While the World Cup gets underway in Brazil, consider taking a few minutes to read through the findings of a recent Soufan Group report, “Foreign Fighters in Syria.” It leads with a strong jab:
“Over 12,000 fighters from at least 81 countries have joined the civil war in Syria, and the numbers continue to grow. Around 2,500 are from Western countries, including most members of the European Union, the United States, Canada, Australia, and New Zealand. There are also several hundred from Russia. But the great majority are from the Arab world.”
These fighters clearly have global roots. The report also found that around 60% of them were from just three countries: Tunisia (3,000), Saudi Arabia (2,500), and Morocco (1,500).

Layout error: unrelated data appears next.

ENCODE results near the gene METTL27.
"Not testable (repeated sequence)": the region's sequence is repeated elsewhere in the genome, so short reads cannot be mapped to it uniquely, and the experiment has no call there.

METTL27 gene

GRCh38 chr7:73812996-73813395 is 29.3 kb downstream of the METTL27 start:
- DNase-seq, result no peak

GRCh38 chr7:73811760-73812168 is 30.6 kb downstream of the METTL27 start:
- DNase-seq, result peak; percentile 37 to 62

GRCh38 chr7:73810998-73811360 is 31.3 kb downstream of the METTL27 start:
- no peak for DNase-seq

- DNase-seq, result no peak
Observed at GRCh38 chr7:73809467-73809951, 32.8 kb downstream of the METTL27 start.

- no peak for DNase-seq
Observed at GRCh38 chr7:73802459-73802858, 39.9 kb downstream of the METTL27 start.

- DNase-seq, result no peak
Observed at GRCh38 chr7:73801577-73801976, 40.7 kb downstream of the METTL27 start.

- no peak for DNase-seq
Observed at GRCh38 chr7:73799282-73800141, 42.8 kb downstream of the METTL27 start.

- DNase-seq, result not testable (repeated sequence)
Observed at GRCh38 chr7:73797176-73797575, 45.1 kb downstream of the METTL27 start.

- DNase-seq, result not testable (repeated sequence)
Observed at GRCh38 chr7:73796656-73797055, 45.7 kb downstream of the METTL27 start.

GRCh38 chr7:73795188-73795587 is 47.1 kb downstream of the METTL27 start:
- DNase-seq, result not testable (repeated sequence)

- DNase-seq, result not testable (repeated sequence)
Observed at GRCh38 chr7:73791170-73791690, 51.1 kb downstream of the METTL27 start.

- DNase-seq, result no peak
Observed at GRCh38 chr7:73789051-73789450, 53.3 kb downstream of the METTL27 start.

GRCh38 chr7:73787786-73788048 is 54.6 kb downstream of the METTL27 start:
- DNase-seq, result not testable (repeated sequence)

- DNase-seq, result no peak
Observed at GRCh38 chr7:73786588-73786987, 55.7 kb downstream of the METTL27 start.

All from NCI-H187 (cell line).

Foreign belligerents are not new on the battlefield – one is reminded of the thousands of volunteers in the International Brigades fighting for the Republican cause in the Spanish Civil War – but look at the the global diversity documented in this report. Cheap, global communications and travel make it possible for nearly anyone on the planet to (A) learn about a cause and a conflict, and (B) get there. These barriers to “pick-up” combat have been reduced significantly – and are not nearly as reliant on national government support as they previously were. This, I think, qualifies as a shift in the way war is fought – war has become more global.